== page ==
He granted an injunction sought by Harrogate Borough Council ordering the couple to demolish the barn, which they claim cost them £100,000 to build, and will cost a further £40,000 to tear down.
Setting out what he found was the Crosslands’ "reprehensible" conduct, the judge said: "After four previous rejections of what was, to all intents and purposes, the same barn, the defendants again gave notice of their intention to carry out what they claimed was permitted agricultural development.
"The notice was accompanied by £45, when the correct fee was £50. Despite that, the council notified the defendants that prior approval for the development was required, in accordance with the statutory provisions.
"A few days later, the defendants sent the missing £5 under cover of a letter that was in almost exactly identical terms to their first notice. The council did not repeat what they had said a few days earlier, that prior approval was required.
"The defendants now maintain that it was only the sending of the additional £5 which validated their original application, so that the council’s earlier notification was in respect of an invalid application, and was therefore itself invalid.
"In the absence of any further notification from the council, the defendants say that, under the relevant statutory provisions, planning permission was given by default."
The judge said that the field is located within the Nidderdale Area of Outstanding Natural Beauty, which is "amongst the most beautiful parts of a county richly endowed with such wild uplands".
He said that the Crosslands keep ewes on the land and have been seeking to build a barn there since they bought it in 2003.
However, the council has repeatedly rejected their claims that the barn would constitute permitted agricultural development, on the basis that it would have a harmful impact on the open nature of the land.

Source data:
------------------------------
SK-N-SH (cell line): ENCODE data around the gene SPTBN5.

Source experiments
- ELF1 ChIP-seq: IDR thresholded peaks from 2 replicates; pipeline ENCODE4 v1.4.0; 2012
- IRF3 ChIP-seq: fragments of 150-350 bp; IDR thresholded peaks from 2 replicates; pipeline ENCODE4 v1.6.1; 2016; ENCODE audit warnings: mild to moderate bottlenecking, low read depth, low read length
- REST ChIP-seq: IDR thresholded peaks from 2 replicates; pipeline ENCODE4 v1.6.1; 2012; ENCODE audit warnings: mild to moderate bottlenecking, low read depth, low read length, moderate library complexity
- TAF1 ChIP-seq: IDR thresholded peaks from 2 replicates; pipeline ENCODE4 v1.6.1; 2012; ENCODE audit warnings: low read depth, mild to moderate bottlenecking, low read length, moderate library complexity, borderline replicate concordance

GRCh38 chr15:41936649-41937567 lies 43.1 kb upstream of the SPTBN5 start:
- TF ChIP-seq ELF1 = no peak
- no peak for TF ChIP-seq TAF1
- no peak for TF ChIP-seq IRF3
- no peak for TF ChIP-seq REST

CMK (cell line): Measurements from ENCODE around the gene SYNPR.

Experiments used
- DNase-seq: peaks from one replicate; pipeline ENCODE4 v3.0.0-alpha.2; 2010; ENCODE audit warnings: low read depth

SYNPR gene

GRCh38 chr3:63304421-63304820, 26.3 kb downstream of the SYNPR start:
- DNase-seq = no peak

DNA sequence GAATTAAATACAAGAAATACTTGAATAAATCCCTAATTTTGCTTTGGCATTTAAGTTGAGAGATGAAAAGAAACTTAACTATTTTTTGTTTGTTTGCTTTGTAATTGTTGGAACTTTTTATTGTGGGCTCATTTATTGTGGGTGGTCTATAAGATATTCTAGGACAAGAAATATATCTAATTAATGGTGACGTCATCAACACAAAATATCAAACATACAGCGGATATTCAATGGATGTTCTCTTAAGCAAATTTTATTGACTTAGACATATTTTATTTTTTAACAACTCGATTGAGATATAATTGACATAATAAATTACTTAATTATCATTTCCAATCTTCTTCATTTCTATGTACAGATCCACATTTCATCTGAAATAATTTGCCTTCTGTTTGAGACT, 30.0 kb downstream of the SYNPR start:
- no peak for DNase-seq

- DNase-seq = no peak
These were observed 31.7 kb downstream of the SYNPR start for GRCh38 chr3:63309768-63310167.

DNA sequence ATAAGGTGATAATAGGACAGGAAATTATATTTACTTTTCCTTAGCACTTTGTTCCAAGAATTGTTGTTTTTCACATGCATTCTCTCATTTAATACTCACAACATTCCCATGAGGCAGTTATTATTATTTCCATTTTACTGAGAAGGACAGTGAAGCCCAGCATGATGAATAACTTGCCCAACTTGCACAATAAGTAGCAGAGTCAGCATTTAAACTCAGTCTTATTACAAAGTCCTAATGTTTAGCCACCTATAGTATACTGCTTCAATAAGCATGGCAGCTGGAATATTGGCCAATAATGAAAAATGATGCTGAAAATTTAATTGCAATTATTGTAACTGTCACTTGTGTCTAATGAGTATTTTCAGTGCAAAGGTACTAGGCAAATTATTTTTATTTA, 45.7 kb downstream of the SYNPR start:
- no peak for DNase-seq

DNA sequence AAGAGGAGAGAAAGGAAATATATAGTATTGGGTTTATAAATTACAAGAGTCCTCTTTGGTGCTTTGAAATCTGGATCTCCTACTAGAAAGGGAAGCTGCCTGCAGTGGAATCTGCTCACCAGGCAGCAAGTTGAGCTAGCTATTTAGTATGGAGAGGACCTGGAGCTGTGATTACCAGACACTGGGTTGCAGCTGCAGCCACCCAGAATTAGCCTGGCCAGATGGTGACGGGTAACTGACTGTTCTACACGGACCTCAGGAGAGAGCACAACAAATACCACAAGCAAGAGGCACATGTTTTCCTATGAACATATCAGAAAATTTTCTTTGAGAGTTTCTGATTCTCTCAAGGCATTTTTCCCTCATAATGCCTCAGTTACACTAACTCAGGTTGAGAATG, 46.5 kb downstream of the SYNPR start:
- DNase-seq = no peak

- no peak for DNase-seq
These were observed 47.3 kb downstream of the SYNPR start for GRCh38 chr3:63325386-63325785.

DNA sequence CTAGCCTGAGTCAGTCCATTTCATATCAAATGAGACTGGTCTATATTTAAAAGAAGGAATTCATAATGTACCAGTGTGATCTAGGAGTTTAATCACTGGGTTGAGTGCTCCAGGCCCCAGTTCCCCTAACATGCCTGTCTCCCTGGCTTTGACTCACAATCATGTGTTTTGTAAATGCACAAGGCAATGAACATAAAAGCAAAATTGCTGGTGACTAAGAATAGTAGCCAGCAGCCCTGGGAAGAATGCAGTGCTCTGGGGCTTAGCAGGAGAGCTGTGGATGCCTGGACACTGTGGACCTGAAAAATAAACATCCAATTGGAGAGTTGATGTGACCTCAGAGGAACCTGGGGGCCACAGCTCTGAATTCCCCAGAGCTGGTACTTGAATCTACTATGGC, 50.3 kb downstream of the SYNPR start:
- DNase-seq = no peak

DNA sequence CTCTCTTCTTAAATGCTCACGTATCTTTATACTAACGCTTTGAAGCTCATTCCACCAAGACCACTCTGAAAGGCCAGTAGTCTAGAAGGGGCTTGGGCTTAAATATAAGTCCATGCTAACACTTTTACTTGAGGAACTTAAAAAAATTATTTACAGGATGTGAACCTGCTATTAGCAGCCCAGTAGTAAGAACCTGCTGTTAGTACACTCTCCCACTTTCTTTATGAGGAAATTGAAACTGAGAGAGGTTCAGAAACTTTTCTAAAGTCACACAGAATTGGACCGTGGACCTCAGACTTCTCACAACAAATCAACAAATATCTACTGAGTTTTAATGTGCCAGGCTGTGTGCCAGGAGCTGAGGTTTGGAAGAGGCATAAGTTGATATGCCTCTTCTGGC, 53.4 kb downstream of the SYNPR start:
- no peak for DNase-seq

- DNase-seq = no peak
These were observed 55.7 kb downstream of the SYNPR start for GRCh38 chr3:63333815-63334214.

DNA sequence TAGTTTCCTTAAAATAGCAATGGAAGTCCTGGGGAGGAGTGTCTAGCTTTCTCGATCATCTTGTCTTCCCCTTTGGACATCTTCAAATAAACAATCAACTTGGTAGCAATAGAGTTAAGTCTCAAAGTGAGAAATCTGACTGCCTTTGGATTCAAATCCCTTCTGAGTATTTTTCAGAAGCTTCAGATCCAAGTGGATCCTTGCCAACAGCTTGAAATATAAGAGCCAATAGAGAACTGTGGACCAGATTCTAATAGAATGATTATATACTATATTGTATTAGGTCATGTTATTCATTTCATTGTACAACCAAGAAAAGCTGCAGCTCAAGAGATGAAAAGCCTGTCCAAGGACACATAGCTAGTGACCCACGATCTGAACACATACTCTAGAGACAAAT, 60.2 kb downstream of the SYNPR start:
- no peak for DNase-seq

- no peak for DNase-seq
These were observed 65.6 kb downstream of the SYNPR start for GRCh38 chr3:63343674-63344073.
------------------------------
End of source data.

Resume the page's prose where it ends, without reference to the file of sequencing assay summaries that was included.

The judge said that they have made similar unsuccessful applications in relation to other land they own on nearby Menwith Hill Road, and had attempted a similar plan to manipulate the planning process in respect of that site.
Despite the council’s stance, construction works began at the Meagill Lane field in late 2010 or early 2011, and only came to and end in June or July 2012, by which time it had three complete walls and the steel roof structure in place, together with some internal blockwork.
Rejecting the couple’s case, the judge said that they had sought to "play the system" and that they took a "clear and calculated risk in going ahead with the construction of the barn" when an enforcement notice issued in 2006 remained in force.
He said: "I can only conclude that the underpayment was deliberate. Whilst it is unclear precisely what advantage they thought they might achieve by paying less than the full fee, I am in no doubt that it was the first step in a process by which the defendants sought to manipulate the planning process for their own benefit."
He continued: "I am bound to say that I consider that the conclusion that the council acted properly and fairly, whilst the defendants’ case was a mix of the technical and the sly, and should fail, is a result which would generally commend itself as a practical and sensible outcome.
"Anything else would result in an injustice and would come uncomfortably close to allowing the defendants to take advantage of their own wrong."
Ruling that an injunction should be granted requiring demolition of the barn, he continued: "I conclude that this partially-built barn was not reasonably necessary for the purposes of agriculture within the defendant’s farm. It was not designed for the purposes of the activities which the defendants might reasonably conduct on their farm."
"I have concluded that there was no valid planning permission for this barn. In those circumstances, I consider that there is an overwhelming case for the court to exercise its discretion in favour of an injunction, requiring the demolition of the partially-built barn."
The judge also cast doubt on the figures put forward by the couple as to the expense of constructing and demolishing the barn, and said: "Of course, it is a great shame that, when the injunction is granted, any money that the defendants have spent on the barn will be wasted. But the defendants knew or must have known that they were spending such money at their own risk.
"This was a deliberate decision to build as much of the barn as possible so that they could better run the argument that it would be a waste if it was demolished. That is another way of effectively playing the system. I cannot refuse the injunction because it would involve the defendants in wasted expenditure in circumstances where the defendant has caused that waste themselves."